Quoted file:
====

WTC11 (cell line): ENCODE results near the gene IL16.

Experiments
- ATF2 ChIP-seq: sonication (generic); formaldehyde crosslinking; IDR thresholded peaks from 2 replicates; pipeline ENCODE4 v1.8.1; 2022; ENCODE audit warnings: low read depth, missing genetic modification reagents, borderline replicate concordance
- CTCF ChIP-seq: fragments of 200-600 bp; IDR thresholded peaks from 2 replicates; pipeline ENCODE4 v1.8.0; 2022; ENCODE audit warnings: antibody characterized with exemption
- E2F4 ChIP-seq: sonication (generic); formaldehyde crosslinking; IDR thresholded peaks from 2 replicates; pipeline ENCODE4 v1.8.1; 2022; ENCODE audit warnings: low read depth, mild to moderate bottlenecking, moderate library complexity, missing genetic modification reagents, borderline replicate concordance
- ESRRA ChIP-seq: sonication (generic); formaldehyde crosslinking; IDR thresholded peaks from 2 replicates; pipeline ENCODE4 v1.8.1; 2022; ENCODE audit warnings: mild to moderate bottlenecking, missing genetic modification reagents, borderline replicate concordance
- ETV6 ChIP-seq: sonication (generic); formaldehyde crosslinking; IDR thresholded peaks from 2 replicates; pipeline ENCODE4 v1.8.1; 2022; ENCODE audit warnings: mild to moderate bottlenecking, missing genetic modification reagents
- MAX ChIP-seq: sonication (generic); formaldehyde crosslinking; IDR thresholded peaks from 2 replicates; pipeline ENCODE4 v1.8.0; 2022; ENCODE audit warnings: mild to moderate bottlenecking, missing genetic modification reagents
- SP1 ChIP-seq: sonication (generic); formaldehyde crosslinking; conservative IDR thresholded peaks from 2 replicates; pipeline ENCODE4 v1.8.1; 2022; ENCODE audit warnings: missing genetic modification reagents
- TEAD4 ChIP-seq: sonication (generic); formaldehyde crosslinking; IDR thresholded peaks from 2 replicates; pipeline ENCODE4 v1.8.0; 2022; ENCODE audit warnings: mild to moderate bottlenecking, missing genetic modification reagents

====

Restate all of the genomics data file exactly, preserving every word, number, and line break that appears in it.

WTC11 (cell line): ENCODE results near the gene IL16.

Experiments
- ATF2 ChIP-seq: sonication (generic); formaldehyde crosslinking; IDR thresholded peaks from 2 replicates; pipeline ENCODE4 v1.8.1; 2022; ENCODE audit warnings: low read depth, missing genetic modification reagents, borderline replicate concordance
- CTCF ChIP-seq: fragments of 200-600 bp; IDR thresholded peaks from 2 replicates; pipeline ENCODE4 v1.8.0; 2022; ENCODE audit warnings: antibody characterized with exemption
- E2F4 ChIP-seq: sonication (generic); formaldehyde crosslinking; IDR thresholded peaks from 2 replicates; pipeline ENCODE4 v1.8.1; 2022; ENCODE audit warnings: low read depth, mild to moderate bottlenecking, moderate library complexity, missing genetic modification reagents, borderline replicate concordance
- ESRRA ChIP-seq: sonication (generic); formaldehyde crosslinking; IDR thresholded peaks from 2 replicates; pipeline ENCODE4 v1.8.1; 2022; ENCODE audit warnings: mild to moderate bottlenecking, missing genetic modification reagents, borderline replicate concordance
- ETV6 ChIP-seq: sonication (generic); formaldehyde crosslinking; IDR thresholded peaks from 2 replicates; pipeline ENCODE4 v1.8.1; 2022; ENCODE audit warnings: mild to moderate bottlenecking, missing genetic modification reagents
- MAX ChIP-seq: sonication (generic); formaldehyde crosslinking; IDR thresholded peaks from 2 replicates; pipeline ENCODE4 v1.8.0; 2022; ENCODE audit warnings: mild to moderate bottlenecking, missing genetic modification reagents
- SP1 ChIP-seq: sonication (generic); formaldehyde crosslinking; conservative IDR thresholded peaks from 2 replicates; pipeline ENCODE4 v1.8.1; 2022; ENCODE audit warnings: missing genetic modification reagents
- TEAD4 ChIP-seq: sonication (generic); formaldehyde crosslinking; IDR thresholded peaks from 2 replicates; pipeline ENCODE4 v1.8.0; 2022; ENCODE audit warnings: mild to moderate bottlenecking, missing genetic modification reagents